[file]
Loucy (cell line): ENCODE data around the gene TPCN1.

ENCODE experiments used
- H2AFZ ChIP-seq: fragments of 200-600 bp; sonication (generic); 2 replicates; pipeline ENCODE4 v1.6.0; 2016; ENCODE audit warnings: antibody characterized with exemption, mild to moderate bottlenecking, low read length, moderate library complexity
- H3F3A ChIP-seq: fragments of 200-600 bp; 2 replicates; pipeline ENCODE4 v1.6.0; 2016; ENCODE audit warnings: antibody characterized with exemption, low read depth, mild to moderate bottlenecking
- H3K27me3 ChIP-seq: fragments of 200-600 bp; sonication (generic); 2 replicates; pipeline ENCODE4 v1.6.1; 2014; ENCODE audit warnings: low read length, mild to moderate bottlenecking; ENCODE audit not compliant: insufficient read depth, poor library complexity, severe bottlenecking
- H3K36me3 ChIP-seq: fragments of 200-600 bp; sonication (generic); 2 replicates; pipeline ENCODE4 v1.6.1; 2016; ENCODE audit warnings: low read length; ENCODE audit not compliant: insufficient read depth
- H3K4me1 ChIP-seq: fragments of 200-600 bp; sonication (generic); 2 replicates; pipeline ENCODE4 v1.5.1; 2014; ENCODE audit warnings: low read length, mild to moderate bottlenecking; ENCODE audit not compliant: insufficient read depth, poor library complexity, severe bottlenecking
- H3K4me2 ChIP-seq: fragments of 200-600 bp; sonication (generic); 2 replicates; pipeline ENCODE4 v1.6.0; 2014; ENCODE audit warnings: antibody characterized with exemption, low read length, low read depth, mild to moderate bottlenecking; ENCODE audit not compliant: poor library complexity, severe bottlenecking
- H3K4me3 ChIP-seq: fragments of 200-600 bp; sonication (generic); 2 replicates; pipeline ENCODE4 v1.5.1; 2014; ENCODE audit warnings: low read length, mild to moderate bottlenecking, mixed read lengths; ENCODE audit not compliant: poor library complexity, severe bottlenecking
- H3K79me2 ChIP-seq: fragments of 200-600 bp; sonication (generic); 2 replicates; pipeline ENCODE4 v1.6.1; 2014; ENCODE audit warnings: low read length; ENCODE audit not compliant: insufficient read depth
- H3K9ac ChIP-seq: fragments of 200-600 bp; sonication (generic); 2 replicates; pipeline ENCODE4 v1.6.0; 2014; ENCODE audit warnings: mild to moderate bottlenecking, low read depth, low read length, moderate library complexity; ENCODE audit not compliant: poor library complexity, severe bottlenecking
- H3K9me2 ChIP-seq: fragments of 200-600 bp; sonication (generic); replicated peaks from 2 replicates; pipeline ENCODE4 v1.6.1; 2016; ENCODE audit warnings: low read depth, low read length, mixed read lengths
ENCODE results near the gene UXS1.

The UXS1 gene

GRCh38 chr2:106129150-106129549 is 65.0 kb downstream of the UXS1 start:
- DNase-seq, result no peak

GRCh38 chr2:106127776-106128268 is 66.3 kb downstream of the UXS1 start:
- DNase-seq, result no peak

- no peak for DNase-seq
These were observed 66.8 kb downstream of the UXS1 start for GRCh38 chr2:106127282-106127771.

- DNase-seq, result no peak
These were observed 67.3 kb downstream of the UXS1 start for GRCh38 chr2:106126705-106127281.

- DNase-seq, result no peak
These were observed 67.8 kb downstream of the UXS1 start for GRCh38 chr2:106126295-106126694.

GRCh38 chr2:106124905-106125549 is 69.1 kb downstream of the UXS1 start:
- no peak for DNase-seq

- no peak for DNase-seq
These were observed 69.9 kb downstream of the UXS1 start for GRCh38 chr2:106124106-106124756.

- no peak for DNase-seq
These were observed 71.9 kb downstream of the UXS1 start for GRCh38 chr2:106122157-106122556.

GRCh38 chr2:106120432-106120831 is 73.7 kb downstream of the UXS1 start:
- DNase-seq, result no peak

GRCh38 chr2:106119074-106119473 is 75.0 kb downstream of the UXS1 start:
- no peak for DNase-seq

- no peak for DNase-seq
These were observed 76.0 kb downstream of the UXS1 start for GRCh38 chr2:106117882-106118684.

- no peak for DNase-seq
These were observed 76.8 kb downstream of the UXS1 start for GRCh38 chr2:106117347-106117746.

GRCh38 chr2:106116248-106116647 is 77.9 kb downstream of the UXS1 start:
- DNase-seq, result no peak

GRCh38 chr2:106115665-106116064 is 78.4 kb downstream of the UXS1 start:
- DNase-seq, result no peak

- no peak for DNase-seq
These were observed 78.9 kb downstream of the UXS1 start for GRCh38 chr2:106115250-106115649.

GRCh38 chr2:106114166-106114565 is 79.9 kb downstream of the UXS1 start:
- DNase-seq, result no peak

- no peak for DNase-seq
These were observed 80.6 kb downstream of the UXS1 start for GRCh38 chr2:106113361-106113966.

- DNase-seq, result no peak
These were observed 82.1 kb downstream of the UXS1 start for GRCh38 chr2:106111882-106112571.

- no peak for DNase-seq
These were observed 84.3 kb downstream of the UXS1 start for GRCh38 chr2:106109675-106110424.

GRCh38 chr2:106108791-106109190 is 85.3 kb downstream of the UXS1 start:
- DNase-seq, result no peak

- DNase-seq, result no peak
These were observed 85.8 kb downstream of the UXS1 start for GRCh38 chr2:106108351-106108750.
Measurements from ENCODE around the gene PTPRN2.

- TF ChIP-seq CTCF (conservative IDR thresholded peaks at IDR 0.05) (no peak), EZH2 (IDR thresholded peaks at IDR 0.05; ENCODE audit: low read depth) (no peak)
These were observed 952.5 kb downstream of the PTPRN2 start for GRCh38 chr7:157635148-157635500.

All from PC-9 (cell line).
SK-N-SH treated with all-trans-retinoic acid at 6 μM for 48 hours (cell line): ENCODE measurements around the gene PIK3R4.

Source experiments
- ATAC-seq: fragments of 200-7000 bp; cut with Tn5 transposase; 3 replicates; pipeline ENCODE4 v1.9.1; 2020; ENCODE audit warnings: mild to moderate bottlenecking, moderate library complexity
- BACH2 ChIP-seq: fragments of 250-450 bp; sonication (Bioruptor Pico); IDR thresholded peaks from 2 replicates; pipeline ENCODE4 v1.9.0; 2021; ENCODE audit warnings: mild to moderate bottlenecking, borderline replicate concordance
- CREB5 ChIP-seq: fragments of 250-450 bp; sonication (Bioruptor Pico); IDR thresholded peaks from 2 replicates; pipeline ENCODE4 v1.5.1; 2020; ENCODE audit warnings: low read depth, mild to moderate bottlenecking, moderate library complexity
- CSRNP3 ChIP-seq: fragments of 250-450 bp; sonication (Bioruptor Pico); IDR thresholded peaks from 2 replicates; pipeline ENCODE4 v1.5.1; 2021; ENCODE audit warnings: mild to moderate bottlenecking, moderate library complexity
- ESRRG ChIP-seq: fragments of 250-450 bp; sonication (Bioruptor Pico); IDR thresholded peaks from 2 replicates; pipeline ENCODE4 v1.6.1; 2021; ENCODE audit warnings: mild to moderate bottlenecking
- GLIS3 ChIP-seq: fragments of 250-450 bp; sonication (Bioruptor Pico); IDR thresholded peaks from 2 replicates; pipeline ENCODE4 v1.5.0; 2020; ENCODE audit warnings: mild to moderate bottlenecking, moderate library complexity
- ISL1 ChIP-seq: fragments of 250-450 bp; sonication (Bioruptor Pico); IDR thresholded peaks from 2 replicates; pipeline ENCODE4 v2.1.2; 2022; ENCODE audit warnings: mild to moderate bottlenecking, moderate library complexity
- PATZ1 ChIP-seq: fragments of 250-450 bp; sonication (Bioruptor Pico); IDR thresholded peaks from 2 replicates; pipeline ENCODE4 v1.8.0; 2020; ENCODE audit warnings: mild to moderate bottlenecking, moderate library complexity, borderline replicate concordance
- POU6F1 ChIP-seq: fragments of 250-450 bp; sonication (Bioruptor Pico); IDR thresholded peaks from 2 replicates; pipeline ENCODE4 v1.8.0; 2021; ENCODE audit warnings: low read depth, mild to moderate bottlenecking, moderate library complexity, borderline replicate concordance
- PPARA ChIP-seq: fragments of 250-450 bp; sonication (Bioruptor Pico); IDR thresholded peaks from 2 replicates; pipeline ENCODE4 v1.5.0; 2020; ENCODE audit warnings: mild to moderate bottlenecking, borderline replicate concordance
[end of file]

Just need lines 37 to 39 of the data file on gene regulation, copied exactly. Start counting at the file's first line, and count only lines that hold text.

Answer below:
- no peak for DNase-seq
These were observed 76.8 kb downstream of the UXS1 start for GRCh38 chr2:106117347-106117746.

GRCh38 chr2:106116248-106116647 is 77.9 kb downstream of the UXS1 start: